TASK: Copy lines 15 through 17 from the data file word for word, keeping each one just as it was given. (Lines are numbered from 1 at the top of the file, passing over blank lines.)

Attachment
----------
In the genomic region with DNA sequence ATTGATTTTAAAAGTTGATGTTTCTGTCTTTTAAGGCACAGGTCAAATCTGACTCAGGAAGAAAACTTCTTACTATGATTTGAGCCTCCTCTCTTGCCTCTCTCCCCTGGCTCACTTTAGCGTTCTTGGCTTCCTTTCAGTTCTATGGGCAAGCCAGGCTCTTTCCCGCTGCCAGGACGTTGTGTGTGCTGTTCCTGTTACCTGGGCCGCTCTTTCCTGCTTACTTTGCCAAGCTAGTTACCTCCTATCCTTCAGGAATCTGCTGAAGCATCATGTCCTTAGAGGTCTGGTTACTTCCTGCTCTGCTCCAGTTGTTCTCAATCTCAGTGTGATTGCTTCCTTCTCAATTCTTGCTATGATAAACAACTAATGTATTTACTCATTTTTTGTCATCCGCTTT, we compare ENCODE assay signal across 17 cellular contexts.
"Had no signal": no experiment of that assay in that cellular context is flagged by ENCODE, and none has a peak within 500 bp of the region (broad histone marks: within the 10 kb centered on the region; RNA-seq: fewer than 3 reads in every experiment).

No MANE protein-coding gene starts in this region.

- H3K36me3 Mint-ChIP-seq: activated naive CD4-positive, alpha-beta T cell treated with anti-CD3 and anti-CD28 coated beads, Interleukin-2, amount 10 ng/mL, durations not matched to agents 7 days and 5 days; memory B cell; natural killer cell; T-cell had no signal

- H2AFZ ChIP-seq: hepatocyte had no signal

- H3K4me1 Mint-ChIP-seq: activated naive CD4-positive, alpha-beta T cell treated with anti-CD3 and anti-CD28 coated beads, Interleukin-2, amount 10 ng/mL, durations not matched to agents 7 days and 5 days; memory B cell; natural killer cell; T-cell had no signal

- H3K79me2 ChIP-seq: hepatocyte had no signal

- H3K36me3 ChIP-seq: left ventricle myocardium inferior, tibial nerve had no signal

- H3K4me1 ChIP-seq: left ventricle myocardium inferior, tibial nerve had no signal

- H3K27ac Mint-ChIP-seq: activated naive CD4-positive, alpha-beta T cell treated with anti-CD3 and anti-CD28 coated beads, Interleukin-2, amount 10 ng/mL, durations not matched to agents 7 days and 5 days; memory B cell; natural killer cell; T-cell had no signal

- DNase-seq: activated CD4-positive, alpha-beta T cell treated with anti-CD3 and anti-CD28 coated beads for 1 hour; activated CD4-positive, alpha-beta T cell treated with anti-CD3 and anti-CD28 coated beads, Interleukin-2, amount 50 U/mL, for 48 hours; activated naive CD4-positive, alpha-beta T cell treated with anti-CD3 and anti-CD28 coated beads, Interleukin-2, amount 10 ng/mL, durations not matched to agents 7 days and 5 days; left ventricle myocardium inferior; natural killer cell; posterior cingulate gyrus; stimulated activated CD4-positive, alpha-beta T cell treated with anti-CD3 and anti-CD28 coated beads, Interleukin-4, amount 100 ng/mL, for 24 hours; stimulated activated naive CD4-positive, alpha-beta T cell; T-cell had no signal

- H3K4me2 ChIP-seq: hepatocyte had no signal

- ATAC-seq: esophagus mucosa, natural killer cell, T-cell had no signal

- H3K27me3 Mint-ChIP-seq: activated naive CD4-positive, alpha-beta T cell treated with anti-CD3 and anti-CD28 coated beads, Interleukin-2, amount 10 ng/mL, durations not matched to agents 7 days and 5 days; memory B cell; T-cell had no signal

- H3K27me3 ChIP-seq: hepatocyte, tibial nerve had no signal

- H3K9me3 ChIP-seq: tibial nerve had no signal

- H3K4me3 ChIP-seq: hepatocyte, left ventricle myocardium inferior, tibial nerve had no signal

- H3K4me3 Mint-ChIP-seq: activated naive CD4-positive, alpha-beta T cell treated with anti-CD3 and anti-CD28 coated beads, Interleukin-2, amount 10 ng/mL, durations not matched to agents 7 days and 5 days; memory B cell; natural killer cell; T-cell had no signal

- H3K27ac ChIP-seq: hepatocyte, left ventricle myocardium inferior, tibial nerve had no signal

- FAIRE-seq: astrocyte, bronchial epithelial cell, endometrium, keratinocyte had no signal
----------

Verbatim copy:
- H3K27me3 ChIP-seq: hepatocyte, tibial nerve had no signal

- H3K9me3 ChIP-seq: tibial nerve had no signal

- H3K4me3 ChIP-seq: hepatocyte, left ventricle myocardium inferior, tibial nerve had no signal